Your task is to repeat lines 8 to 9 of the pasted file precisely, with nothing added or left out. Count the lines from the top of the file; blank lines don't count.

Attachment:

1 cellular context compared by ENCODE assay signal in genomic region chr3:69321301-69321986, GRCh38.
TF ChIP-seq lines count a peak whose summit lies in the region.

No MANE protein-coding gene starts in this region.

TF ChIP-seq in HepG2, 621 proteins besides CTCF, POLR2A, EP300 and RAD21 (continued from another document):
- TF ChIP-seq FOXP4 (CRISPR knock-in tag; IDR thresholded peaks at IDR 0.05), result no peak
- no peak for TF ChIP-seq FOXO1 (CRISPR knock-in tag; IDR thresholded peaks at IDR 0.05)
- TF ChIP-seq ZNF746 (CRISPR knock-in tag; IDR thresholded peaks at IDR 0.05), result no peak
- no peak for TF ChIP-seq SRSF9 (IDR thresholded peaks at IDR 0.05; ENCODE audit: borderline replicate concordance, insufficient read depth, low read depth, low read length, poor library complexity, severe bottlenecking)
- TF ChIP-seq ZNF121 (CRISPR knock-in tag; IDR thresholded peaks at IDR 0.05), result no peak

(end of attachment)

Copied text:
- no peak for TF ChIP-seq SRSF9 (IDR thresholded peaks at IDR 0.05; ENCODE audit: borderline replicate concordance, insufficient read depth, low read depth, low read length, poor library complexity, severe bottlenecking)
- TF ChIP-seq ZNF121 (CRISPR knock-in tag; IDR thresholded peaks at IDR 0.05), result no peak